In the previous post, we discussed a factor that is sometimes considered in child custody disputes. Typically one parent will try to show that he or she is the fit parent by arguing that the other parent is unfit. But what happens if a court determines that neither parent should have custody?
How do courts decide that neither parent is fit? While you may not hear of this situation very often, one has been in the news recently. Two parents lost custody of their three children, who were given Nazi-inspired names.
The three children were removed from their parents' care in 2009 after there were accusations of abuse. But the parents are certain that they lost custody because they chose to name two of their children Adolf Hitler and Aryan Nation.
Custody matters, whether during divorce proceedings or otherwise, are often settled by looking at what is in the best interests of the kids. So how much weight is put on the name of a child? How does a court determine whether a name is harmful to a child's best interests?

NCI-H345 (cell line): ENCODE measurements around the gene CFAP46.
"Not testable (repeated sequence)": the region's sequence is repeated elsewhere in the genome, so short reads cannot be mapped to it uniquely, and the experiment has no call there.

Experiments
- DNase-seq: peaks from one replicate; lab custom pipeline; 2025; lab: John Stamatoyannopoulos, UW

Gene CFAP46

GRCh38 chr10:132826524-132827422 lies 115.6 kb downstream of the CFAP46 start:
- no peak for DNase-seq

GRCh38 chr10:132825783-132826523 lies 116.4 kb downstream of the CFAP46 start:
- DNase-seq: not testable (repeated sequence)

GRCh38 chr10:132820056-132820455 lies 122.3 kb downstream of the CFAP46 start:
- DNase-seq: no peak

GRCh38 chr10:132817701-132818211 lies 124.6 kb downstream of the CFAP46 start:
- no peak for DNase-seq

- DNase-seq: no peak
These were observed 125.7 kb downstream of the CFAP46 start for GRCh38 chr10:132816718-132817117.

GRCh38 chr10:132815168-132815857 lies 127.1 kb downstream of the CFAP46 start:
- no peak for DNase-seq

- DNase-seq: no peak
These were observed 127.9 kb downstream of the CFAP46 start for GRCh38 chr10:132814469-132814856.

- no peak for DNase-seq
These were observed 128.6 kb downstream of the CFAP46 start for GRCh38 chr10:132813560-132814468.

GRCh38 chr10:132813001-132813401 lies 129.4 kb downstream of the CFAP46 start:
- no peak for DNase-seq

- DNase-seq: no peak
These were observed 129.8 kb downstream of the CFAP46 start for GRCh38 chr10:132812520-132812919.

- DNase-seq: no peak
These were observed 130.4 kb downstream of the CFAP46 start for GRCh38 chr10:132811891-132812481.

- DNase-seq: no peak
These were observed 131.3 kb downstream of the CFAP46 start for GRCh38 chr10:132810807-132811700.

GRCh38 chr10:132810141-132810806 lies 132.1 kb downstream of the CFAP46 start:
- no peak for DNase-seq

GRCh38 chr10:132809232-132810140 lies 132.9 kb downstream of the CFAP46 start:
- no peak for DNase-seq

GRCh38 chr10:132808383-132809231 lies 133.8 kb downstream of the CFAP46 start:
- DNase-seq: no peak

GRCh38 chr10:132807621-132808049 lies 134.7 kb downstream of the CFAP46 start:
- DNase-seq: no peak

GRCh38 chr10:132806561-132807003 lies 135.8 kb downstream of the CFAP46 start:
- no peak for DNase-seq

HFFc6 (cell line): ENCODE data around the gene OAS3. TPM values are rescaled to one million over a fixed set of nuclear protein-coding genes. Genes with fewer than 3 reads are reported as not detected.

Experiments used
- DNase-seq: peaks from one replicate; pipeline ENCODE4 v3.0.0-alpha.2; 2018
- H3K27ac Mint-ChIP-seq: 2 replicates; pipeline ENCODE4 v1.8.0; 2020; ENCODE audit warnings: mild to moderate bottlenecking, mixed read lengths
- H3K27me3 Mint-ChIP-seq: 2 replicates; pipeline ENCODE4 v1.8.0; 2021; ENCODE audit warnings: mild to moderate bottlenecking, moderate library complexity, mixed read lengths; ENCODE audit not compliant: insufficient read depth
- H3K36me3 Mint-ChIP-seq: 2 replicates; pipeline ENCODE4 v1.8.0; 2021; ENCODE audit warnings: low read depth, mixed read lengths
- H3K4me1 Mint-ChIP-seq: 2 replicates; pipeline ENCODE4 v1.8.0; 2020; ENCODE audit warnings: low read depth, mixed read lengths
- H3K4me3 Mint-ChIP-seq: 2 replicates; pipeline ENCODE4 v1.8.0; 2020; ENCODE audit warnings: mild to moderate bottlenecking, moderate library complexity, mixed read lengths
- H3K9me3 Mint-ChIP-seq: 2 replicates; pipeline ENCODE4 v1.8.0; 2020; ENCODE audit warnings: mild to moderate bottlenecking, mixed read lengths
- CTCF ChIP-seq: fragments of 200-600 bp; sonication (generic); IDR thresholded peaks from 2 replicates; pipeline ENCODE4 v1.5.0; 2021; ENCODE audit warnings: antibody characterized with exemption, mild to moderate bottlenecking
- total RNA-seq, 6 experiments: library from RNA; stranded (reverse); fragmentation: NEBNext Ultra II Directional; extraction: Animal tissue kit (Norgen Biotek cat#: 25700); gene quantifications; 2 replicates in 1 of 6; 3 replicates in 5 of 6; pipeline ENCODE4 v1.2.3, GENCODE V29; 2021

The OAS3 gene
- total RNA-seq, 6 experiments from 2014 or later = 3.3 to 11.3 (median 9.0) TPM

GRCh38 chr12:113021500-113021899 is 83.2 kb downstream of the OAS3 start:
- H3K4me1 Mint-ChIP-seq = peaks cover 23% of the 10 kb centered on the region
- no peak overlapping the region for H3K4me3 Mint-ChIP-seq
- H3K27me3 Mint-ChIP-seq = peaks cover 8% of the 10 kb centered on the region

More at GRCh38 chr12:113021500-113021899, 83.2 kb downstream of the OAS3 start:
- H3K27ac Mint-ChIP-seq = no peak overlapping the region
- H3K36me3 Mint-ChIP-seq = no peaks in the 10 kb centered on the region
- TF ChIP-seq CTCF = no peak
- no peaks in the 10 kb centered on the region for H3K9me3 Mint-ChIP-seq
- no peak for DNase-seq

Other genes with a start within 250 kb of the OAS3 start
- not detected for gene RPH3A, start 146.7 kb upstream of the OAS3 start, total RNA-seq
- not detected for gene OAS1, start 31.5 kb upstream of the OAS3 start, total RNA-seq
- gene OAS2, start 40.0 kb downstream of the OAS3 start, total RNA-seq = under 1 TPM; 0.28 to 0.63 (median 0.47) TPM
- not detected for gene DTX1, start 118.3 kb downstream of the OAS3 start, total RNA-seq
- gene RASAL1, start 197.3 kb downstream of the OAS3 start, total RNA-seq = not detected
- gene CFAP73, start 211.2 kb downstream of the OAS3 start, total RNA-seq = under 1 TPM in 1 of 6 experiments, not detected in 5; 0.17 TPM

The parents have been appealing the court's decision, claiming that there was no basis for taking the children from their custody. But an appeals court found there were several reasons why the children were put into foster care:
- Evidence of domestic violence
- Unemployment (both parents)
- Evidence of physical and mental disabilities (both parents)
This was enough to call into question the parents' abilities to raise the children and provide for them. The fact that they named their children potentially harmful names may have just been an additional concern.
Source: Time: "Parents Who Gave Children Nazi-Inspired Names Fighting to Regain Custody," Allison Berry, Oct. 28, 2011